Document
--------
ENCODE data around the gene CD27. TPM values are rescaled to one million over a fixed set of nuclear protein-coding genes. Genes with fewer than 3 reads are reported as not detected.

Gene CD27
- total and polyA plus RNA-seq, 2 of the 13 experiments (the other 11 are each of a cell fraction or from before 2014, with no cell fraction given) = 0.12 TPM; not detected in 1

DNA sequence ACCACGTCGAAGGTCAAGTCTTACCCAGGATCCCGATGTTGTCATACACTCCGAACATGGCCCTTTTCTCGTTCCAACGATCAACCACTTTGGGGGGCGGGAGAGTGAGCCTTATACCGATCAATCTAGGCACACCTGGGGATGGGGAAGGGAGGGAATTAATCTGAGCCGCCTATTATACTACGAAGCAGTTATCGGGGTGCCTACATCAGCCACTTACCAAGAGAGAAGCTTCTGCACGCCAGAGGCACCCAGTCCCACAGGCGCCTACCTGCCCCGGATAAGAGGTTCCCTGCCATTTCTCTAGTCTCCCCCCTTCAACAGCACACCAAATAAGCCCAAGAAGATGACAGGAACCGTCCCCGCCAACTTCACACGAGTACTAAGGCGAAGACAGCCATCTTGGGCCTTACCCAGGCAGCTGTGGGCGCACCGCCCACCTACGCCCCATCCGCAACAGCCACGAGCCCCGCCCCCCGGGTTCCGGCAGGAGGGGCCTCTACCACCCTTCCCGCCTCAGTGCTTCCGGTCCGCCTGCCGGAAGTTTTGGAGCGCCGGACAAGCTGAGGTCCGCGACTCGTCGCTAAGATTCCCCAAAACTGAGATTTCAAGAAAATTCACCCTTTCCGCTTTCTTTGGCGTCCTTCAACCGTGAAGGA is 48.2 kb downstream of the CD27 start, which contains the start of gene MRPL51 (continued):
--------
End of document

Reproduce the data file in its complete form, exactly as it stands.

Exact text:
ENCODE data around the gene CD27. TPM values are rescaled to one million over a fixed set of nuclear protein-coding genes. Genes with fewer than 3 reads are reported as not detected.

Gene CD27
- total and polyA plus RNA-seq, 2 of the 13 experiments (the other 11 are each of a cell fraction or from before 2014, with no cell fraction given) = 0.12 TPM; not detected in 1

DNA sequence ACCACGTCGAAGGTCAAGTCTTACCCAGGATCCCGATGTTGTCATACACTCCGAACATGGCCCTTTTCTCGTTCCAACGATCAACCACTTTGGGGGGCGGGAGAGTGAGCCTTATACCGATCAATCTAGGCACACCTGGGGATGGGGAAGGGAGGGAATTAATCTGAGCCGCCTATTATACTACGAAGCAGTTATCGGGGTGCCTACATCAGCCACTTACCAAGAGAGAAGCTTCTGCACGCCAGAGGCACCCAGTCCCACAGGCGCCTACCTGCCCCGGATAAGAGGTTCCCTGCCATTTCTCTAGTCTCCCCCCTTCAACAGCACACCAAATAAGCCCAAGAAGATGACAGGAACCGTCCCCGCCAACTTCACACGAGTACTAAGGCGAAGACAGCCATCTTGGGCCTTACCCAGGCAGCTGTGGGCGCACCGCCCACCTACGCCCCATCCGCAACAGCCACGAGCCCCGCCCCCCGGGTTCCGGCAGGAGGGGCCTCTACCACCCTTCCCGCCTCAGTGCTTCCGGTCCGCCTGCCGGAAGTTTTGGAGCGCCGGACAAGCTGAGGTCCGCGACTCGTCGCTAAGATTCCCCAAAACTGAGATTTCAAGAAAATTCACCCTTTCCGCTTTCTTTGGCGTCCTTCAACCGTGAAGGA is 48.2 kb downstream of the CD27 start, which contains the start of gene MRPL51 (continued):